"W-who are you?" he stammered, edging further away.

"I'm the Ghost of Christmas Future, Talbot," Roxanne answered. She stepped towards him, reaching out a hand

"You ... ?" Talbot began, eyes darting from side to side. "You come from ... back there ... don't you? You've come to take me back."

Roxanne shook her head, her hand still stretched out to him.

"Only if you want to go," she answered.

"The ship," Talbot said, relaxing marginally. "The crash. It wasn't my fault." He paused. In a calm voice, dry and raw like a scab on a recent wound, he added, "The others are all dead."

"I know," Roxanne said softly, stepping forward and taking Talbot gently by the arm. "Let's go somewhere and talk."

A short while later, facing each other across a pitted tavern table, Talbot told her his story, and Roxanne told him hers.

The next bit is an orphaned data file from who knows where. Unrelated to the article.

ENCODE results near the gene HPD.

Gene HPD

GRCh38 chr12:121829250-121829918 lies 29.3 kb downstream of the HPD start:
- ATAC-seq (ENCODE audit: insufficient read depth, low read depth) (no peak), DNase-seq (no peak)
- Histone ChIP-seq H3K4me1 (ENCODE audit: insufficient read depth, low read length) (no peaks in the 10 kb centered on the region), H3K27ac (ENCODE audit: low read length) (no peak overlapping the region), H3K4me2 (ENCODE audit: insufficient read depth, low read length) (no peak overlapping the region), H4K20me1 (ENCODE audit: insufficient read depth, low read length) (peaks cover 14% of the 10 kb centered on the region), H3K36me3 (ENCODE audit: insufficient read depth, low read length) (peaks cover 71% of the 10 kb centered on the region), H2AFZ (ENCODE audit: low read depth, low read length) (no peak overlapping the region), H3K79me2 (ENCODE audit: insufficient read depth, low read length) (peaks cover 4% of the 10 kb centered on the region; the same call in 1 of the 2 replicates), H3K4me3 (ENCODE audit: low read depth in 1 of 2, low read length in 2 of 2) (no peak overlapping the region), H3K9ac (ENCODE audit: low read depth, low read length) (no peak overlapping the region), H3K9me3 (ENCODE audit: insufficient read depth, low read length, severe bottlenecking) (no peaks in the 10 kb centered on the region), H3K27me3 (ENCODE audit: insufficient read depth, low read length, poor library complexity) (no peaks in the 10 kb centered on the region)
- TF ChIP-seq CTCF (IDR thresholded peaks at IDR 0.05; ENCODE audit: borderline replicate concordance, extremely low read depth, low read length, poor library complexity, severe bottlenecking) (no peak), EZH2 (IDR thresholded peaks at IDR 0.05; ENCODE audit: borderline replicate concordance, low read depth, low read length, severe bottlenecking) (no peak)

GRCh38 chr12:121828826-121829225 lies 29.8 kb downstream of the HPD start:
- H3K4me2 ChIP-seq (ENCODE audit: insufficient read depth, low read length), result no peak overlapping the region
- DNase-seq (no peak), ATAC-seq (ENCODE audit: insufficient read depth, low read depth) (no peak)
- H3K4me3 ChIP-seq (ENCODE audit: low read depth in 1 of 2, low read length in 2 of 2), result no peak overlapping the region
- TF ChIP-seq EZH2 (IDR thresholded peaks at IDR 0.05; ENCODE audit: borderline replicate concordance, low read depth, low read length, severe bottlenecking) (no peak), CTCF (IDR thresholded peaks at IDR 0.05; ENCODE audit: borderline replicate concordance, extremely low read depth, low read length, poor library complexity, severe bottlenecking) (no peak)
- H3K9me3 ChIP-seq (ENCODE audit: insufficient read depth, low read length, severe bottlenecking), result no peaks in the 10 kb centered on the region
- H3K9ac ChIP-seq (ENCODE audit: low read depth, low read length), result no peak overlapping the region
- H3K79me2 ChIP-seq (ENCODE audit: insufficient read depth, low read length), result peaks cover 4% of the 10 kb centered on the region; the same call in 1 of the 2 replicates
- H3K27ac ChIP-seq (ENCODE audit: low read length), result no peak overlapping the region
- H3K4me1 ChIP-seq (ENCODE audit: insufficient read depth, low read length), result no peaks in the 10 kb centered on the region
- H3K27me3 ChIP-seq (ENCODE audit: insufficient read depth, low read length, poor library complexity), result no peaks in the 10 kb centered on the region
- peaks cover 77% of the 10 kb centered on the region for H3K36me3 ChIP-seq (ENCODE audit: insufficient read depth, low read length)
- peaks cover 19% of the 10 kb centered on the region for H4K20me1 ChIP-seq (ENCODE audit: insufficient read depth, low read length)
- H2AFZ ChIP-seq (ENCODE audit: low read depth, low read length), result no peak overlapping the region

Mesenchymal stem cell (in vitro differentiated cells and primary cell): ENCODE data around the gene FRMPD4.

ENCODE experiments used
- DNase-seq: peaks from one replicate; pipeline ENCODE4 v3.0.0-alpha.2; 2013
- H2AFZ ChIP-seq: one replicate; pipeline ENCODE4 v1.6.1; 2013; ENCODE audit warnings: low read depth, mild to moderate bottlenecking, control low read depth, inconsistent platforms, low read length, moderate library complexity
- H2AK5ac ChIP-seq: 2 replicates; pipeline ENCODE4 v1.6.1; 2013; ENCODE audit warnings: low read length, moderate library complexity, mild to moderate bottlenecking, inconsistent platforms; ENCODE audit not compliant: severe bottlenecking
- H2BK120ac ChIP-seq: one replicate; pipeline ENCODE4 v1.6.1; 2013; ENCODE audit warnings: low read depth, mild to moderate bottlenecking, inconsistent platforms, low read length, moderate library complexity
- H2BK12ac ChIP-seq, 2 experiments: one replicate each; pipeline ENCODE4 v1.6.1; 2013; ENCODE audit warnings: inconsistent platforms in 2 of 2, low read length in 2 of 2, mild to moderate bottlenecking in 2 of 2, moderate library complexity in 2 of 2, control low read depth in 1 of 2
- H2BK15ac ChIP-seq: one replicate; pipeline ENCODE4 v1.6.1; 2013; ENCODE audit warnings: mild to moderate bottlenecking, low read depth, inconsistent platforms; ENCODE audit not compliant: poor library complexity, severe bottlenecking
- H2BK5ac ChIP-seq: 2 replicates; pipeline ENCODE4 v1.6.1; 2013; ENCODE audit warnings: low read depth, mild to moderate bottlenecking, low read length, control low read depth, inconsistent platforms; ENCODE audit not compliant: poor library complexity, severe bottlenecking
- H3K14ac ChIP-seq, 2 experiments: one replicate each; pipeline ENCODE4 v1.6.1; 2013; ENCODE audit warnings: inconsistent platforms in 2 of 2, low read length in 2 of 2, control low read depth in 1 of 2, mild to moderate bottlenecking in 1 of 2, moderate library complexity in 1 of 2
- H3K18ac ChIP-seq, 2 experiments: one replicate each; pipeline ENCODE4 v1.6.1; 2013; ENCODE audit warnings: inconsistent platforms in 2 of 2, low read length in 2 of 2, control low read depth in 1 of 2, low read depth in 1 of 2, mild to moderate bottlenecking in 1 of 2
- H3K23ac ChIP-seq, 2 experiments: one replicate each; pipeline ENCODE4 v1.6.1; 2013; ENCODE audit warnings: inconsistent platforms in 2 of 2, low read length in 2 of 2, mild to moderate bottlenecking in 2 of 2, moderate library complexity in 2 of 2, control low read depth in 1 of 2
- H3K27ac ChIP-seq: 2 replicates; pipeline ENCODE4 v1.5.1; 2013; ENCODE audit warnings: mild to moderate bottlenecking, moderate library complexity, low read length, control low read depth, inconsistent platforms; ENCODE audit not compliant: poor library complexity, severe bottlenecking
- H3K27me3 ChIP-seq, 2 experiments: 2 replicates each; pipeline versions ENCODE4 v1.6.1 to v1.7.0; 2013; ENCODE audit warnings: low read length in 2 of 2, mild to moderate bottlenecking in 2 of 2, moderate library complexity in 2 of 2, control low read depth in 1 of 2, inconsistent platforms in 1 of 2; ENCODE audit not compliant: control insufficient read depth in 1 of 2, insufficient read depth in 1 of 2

"So with this device," Talbot said, "you can travel through time and space at will?" He reached toward the bracelet on Roxanne's wrist gingerly, as though afraid to touch it, as though it might burn.

"More or less," Roxanne answered, raising the jar of ale to her lips.

"Remarkable," Talbot enthused. "What I couldn't do with something like that." He drew up short, suddenly suspicious. "But I've never heard of the T.I.A. having anything like that."

"I've told you before," Roxanne said, setting the jar down with perhaps more force than was necessary. "I'm not with your Temporal Investigation Agency. From the sounds of it, I doubt I've ever even been near your home Commonwealth."

"So why seek me out?" Talbot asked. "Why now?"

"Because I was asked by a friend to look you up," Roxanne answered. "But that needn't concern you. What I need to know is this: Do you want me to take you home?"